In spring, a young — or older — man’s fancy turns to rolling up his sleeves.
Fashion etiquette makes it acceptable to roll them just below the elbow for added ventilation or above the elbow when faced with manual labor. For some of us, skin sensitivity issues play a role. I’m still recovering from the day my mother accidentally tossed one of my favorite long-sleeve shirts into a washing machine with some drapes. Neither of us realized it, but my shirt became flecked with fiberglass, making me itch all day in school, and part of me was scarred for life, if not literally.
Rolled-up sleeves are also an antidote to the dreaded short-sleeve business shirt, which can make you look like Michael Douglas in “Falling Down,” albeit without the semiautomatic.
But even those sleeve-rollers among us have to admit it’s a tricky look to pull off, as Speaker Paul D. Ryan reminded us in March when he rolled out his case for a new health care plan. Dispensing with a jacket, he stood before members of the news media with his sleeves almost to his elbows.
Mr. Ryan didn’t look as awkward as he did in the famous cringe-worthy photo that shows him in his gym-rat attire, complete with a backward baseball cap, which made him look like the world’s last Limp Bizkit fan. But the combination of his PowerPoint presentation and his down-to-business sleeves statement unleashed a slew of internet barbs and memes. Weeks later, in a counter news conference to criticize the proposed health care act, Senator Chris Murphy, Democrat of Connecticut, tweeted, “I might even roll up my sleeves,” and then he did just that.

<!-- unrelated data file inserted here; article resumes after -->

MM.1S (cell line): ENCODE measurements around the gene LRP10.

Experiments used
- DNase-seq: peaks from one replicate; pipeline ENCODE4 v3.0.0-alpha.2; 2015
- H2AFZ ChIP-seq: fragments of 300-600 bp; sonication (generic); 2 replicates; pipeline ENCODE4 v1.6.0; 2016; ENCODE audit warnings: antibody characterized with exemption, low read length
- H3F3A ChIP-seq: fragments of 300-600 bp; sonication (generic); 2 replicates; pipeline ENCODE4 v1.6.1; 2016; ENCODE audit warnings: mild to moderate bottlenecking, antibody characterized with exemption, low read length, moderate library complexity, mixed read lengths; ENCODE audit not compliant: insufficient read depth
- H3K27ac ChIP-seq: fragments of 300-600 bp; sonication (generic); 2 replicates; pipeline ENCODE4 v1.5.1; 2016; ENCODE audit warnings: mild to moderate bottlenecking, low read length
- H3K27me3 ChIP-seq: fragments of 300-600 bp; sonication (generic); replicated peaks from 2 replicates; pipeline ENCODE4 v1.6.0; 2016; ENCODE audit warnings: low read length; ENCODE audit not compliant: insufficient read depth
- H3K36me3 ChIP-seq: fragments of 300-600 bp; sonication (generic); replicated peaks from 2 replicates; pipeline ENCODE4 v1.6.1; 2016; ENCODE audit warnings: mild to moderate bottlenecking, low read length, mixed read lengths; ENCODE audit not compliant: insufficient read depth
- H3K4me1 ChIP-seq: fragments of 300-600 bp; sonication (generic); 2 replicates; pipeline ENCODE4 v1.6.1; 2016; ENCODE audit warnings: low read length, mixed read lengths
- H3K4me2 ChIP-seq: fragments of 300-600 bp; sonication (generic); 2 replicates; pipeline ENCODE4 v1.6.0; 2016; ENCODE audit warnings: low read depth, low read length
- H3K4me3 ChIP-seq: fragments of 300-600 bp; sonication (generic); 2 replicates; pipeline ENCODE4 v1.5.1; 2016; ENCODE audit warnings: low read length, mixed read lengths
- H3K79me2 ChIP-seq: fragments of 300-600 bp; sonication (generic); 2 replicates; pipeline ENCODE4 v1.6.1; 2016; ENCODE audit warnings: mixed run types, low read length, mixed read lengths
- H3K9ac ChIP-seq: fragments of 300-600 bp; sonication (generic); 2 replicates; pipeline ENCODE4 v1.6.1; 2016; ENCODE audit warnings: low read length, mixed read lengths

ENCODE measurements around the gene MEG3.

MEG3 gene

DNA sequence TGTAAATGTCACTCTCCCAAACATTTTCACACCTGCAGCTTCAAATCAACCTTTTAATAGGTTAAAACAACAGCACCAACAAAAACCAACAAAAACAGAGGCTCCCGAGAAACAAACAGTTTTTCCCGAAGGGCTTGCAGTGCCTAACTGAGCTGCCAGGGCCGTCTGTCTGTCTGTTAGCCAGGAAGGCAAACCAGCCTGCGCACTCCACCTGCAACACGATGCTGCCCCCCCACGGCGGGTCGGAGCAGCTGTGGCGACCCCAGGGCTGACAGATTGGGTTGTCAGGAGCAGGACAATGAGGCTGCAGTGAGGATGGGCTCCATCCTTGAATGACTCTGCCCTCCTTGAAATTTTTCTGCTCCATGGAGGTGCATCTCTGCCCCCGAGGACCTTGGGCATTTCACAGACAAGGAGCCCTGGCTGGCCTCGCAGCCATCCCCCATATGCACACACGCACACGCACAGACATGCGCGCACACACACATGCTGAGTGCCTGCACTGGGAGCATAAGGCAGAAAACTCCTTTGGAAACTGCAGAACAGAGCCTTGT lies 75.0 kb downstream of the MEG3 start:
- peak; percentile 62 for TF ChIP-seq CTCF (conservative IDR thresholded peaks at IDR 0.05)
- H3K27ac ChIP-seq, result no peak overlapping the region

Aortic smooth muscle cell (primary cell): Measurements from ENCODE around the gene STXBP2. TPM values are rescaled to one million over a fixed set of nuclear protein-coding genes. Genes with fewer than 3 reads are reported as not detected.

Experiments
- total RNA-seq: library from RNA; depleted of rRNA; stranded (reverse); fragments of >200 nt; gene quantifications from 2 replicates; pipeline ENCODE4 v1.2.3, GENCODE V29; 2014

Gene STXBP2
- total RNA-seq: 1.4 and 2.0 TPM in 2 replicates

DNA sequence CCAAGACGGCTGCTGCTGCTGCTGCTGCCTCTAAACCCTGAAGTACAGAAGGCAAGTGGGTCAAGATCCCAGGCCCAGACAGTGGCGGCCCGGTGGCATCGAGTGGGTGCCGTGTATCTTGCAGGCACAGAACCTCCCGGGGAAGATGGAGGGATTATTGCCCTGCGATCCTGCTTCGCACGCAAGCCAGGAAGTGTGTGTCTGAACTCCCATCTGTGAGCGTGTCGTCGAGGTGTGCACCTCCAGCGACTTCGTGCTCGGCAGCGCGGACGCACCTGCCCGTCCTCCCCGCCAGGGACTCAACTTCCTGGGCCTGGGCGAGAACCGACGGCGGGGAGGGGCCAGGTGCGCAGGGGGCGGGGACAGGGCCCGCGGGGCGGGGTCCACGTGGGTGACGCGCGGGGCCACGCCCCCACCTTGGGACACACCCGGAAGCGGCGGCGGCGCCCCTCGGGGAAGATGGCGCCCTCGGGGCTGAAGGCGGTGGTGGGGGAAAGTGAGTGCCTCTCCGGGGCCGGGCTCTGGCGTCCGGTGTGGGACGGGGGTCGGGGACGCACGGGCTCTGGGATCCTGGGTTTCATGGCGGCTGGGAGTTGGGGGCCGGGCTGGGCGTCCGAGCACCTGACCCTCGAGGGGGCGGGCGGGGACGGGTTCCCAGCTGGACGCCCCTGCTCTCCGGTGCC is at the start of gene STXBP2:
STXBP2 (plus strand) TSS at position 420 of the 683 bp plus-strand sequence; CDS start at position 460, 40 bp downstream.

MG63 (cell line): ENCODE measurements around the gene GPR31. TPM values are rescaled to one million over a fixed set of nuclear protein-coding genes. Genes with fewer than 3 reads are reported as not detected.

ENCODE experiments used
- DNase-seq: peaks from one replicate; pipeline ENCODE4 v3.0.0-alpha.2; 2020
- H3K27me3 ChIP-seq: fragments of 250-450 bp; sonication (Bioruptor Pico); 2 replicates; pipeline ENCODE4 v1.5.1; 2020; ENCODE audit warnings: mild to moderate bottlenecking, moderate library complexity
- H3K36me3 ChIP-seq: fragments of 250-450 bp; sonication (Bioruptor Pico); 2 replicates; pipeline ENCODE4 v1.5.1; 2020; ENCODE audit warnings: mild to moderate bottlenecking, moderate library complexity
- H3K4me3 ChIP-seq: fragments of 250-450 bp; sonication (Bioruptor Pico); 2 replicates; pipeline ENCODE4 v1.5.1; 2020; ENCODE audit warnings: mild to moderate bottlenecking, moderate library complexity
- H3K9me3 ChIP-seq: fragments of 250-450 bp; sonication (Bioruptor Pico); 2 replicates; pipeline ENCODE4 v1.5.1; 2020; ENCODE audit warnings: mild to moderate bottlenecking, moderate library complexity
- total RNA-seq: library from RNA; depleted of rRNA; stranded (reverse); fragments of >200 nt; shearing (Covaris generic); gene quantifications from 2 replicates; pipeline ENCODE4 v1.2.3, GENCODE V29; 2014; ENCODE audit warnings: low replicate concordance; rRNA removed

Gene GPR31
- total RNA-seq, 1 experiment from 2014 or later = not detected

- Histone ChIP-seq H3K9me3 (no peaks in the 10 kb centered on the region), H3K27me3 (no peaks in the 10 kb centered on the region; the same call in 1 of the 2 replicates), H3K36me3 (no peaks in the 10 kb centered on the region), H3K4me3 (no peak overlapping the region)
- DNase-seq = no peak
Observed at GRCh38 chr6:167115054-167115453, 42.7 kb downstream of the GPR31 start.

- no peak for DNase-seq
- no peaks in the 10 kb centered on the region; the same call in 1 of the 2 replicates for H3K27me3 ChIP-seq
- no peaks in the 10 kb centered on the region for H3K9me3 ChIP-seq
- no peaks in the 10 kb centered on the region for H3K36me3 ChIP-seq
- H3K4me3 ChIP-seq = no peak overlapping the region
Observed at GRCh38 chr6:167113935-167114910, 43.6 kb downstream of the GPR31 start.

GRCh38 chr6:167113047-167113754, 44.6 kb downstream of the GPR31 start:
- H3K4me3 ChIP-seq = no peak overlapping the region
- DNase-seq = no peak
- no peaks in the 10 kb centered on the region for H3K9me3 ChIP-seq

Mastering the roll-up can be more challenging than properly knotting a necktie. Some of us opt for the most basic but least comfortable approach: turning the cuff over and over until you hit elbow. Less constricting and easiest to undo, according to the website Real Men Real Style, is the “master roll”: pull the sleeve end to the elbow, keep it in place with a finger under the fabric and cup it around the cuff.
President Trump favors roomy suits and long red ties — his personal armor. John F. Kennedy, arguably our most stylish president, looked good in a suit and also showed mastery of the furled-sleeves look during his down time at Hyannis Port, Mass. But as Mr. Ryan demonstrated, seemingly every politician who has appropriated the look since has only served to soil its image (if not the shirt itself).
When Howard Dean blurted out his infamous “scream” during the 2004 campaign, guess how he wore his sleeves? While running for president, John Kerry and Mitt Romney favored the same look, which only gave them the appearance of stodgy bosses trying hard to bond with their employees.
“Rolled-up sleeves are fine if you’re sitting down with a bunch of folks and working something out late in the day,” said Joe Navarro, author of “What Every Body Is Saying: An Ex-FBI Agent’s Guide to Speed-Reading People.” “But if you’re making a formal statement, that requires formality.” Regarding Mr. Ryan’s recent moment, Mr. Navarro added: “A leader is supposed to look like one. Instead it looks like he’s working hard at perception management.”
Outside the spheres of business and politics, men are rolling up their sleeves for style or comfort. In “La La Land,” Ryan Gosling went with the look while tap-dancing in the Hollywood Hills, and last summer, after receiving feedback from soldiers, the United States Army announced that its troops could roll up their sleeves in “temperate environments.” (The Marines instituted a similar reversal of fashion policy in 2014.) As Dan Dailey, sergeant major of the Army, told The Army Times: “It came up, we discussed it, and the Chief said, ‘Hey, it doesn’t hurt anybody, it doesn’t cost anything.’”
Even Uncle Sam wants you … to roll.